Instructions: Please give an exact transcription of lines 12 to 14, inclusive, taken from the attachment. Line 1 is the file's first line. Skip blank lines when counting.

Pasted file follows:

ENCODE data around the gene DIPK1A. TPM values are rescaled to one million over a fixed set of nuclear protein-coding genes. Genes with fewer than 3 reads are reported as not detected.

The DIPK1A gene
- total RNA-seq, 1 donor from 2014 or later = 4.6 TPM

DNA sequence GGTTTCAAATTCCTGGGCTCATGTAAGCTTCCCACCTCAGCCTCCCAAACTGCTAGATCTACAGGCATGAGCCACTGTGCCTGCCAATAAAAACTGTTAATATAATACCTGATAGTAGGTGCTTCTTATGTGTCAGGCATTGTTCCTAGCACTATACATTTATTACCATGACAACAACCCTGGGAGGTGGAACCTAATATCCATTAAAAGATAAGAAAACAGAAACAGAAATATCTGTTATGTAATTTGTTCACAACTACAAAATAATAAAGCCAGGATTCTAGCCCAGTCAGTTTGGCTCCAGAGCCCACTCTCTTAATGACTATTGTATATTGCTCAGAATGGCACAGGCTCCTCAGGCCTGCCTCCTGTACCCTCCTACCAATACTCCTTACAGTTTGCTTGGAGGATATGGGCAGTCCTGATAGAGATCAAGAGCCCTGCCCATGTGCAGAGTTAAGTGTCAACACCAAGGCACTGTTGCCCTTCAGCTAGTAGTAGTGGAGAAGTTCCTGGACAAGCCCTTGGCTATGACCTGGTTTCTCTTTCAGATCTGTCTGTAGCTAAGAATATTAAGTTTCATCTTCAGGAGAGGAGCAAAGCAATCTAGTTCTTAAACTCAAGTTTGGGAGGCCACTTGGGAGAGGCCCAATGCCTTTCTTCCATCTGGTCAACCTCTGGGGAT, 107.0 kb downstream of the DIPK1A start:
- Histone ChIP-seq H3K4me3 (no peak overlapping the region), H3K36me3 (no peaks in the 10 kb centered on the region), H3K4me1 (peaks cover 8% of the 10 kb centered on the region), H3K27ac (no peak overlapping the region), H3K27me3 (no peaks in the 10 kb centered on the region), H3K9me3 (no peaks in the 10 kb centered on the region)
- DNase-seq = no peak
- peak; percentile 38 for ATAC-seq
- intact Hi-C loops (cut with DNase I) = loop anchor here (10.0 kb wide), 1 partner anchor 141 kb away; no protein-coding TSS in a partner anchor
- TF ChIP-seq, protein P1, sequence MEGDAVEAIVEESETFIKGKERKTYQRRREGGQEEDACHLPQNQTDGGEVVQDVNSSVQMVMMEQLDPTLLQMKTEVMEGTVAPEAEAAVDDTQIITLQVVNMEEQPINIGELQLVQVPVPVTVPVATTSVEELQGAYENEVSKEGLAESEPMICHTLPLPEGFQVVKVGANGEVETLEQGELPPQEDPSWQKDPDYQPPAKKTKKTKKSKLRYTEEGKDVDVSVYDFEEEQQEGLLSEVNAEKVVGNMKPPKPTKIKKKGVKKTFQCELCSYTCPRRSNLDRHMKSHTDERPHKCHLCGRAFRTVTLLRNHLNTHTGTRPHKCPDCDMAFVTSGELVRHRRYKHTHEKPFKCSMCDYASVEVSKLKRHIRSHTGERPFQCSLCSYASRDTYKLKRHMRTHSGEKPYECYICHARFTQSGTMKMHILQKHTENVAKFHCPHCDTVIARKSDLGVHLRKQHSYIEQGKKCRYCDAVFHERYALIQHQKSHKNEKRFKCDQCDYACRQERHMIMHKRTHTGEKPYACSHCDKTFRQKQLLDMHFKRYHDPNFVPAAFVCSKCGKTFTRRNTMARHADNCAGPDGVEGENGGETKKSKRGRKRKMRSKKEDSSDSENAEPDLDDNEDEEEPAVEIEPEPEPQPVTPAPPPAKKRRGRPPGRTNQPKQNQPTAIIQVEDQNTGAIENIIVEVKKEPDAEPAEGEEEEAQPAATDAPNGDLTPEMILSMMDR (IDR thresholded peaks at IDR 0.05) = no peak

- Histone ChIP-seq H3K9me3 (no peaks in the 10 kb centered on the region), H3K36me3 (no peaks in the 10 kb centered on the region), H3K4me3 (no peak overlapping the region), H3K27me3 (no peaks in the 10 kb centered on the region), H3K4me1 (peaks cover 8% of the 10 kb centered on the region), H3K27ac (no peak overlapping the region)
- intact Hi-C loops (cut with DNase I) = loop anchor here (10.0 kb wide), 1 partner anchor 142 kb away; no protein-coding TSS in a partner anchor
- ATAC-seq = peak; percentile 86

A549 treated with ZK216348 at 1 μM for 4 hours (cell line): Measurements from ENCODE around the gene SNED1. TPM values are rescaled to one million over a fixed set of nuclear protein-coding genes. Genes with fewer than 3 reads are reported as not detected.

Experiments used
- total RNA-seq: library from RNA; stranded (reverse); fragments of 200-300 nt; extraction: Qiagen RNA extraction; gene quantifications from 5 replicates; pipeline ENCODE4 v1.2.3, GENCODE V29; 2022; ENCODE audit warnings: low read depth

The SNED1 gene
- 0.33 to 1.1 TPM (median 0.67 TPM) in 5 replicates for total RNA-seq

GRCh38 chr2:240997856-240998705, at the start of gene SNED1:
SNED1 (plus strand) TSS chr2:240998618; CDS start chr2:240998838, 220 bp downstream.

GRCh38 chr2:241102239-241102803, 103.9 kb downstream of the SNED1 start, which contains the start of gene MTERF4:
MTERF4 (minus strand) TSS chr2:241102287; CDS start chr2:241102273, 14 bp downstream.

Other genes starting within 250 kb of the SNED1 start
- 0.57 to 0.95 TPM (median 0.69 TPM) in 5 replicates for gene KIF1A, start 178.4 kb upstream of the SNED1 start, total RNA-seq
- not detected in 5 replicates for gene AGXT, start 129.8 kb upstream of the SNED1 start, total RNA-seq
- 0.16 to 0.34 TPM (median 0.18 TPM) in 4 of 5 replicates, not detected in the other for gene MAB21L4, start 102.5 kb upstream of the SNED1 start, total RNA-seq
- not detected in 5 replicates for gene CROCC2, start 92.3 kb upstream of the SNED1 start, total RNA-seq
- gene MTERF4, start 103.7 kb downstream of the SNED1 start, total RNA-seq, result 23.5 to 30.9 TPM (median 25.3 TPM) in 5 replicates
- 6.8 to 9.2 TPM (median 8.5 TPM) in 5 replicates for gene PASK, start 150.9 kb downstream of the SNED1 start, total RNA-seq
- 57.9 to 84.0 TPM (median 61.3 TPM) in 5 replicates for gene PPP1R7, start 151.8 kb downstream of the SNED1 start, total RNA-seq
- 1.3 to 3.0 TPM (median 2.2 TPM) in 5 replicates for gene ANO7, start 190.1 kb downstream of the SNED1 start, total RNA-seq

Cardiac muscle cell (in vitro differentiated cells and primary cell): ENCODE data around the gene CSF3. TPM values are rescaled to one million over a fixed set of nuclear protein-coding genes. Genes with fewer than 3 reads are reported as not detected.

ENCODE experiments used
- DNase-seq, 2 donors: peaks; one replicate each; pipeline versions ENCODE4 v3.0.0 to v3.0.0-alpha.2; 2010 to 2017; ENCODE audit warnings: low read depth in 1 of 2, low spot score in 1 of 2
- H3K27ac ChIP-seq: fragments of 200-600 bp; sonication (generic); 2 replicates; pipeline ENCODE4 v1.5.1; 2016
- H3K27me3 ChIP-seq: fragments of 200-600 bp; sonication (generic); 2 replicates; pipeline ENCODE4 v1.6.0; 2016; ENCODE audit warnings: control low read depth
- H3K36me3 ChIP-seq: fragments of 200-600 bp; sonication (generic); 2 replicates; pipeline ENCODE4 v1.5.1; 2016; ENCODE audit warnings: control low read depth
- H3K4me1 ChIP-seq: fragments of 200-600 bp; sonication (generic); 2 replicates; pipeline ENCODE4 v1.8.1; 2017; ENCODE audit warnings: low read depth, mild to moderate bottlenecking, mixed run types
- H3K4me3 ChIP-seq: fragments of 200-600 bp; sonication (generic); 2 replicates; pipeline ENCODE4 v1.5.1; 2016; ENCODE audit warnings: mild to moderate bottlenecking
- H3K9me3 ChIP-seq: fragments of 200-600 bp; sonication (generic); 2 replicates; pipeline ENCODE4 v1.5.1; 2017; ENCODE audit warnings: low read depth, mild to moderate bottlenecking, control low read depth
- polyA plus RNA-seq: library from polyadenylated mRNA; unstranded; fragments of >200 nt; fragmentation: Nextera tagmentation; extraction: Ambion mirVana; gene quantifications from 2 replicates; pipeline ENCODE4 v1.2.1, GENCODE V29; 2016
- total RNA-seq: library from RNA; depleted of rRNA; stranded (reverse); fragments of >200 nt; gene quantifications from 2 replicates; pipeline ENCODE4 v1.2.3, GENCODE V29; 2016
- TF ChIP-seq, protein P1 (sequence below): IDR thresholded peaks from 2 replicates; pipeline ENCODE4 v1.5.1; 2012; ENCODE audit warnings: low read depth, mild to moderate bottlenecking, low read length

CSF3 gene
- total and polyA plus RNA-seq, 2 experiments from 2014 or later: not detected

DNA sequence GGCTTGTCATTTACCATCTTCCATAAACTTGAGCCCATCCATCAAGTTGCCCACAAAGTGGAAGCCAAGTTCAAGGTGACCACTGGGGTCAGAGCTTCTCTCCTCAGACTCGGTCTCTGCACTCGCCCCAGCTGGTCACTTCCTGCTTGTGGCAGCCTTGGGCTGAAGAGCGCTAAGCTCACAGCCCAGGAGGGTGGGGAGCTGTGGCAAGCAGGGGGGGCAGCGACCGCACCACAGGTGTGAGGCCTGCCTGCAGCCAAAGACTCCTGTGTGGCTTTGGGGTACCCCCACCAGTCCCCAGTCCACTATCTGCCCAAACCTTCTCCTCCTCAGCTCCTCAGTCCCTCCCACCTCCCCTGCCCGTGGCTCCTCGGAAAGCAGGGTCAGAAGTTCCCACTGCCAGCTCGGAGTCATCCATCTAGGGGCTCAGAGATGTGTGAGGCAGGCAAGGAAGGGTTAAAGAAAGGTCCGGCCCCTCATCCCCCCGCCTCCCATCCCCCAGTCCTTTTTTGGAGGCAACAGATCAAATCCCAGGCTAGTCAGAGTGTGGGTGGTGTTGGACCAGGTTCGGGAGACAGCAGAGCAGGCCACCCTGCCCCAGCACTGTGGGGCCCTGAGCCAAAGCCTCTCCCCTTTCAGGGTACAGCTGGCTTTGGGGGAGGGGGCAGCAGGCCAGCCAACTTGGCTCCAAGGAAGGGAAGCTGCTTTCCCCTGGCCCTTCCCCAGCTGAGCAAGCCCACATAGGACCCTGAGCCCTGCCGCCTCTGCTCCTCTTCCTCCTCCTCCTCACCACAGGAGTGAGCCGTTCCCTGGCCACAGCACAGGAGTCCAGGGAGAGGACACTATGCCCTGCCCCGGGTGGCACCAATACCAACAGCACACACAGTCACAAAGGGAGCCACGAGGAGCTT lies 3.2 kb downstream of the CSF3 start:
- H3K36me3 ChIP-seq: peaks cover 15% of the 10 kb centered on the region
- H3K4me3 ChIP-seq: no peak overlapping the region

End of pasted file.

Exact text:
- ATAC-seq = peak; percentile 86

A549 treated with ZK216348 at 1 μM for 4 hours (cell line): Measurements from ENCODE around the gene SNED1. TPM values are rescaled to one million over a fixed set of nuclear protein-coding genes. Genes with fewer than 3 reads are reported as not detected.

Experiments used